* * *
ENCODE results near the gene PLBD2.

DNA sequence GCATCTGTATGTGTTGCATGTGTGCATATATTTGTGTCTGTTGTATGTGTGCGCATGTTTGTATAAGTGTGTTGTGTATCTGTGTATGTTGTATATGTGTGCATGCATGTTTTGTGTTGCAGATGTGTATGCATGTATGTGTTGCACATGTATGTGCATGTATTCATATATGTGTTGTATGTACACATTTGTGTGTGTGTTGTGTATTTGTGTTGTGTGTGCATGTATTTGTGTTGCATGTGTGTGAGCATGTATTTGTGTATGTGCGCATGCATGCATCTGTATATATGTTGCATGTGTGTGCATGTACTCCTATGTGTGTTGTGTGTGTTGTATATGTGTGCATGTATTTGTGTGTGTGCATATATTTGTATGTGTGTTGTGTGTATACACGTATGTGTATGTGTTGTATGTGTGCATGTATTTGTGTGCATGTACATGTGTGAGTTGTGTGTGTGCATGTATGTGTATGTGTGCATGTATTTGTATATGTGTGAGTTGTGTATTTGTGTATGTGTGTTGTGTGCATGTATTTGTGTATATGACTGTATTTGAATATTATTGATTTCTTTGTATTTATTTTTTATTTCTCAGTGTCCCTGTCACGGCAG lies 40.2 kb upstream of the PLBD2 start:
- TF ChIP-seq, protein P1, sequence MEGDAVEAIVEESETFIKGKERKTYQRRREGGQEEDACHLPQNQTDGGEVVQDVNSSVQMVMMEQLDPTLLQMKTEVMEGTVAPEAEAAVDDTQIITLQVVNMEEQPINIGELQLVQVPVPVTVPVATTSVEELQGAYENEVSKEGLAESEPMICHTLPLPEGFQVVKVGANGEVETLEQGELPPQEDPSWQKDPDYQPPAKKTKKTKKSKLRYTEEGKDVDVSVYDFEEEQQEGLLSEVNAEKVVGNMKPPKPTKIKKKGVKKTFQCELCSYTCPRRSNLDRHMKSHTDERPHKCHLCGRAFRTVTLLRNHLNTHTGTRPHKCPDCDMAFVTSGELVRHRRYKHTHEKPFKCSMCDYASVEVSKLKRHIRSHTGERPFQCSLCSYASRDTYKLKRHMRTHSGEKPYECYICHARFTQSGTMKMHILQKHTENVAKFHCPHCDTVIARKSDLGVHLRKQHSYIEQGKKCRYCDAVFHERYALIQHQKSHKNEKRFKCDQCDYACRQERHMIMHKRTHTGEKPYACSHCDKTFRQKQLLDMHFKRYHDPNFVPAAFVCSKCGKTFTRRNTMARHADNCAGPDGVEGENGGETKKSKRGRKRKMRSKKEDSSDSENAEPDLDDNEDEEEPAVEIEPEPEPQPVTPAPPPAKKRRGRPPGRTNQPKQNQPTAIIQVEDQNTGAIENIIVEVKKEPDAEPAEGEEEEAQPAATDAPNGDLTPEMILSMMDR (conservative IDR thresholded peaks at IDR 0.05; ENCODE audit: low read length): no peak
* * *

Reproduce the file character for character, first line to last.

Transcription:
ENCODE results near the gene PLBD2.

DNA sequence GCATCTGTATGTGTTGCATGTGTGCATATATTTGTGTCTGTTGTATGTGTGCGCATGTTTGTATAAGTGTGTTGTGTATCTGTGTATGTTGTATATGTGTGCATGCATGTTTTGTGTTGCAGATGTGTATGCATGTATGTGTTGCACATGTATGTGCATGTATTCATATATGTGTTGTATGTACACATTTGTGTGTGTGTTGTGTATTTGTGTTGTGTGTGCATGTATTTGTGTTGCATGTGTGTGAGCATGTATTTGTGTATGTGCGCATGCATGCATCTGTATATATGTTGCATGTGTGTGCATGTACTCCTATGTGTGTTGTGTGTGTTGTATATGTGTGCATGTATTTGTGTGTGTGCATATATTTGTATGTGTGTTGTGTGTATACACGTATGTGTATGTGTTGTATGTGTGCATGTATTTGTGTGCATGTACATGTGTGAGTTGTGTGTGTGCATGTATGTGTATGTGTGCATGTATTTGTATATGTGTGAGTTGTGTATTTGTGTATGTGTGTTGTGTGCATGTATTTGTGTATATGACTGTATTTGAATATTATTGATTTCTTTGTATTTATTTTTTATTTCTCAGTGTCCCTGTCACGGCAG lies 40.2 kb upstream of the PLBD2 start:
- TF ChIP-seq, protein P1, sequence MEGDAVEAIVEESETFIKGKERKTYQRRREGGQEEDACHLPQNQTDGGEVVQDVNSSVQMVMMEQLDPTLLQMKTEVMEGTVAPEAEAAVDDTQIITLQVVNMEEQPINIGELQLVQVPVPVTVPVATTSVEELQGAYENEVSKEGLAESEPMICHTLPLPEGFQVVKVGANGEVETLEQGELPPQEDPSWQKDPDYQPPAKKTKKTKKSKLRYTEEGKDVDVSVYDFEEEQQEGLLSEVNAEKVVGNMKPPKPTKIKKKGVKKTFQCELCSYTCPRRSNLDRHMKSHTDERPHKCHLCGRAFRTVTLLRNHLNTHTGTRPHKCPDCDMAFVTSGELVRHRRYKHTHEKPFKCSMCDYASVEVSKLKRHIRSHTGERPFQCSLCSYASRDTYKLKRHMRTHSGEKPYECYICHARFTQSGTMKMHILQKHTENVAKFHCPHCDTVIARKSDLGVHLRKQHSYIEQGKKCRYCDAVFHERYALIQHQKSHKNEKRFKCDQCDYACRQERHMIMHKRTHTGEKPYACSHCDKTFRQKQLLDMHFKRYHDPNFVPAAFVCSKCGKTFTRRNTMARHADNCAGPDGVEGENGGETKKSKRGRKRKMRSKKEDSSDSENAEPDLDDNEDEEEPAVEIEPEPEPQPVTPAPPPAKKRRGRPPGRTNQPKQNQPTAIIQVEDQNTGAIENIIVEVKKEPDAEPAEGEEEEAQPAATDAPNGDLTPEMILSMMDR (conservative IDR thresholded peaks at IDR 0.05; ENCODE audit: low read length): no peak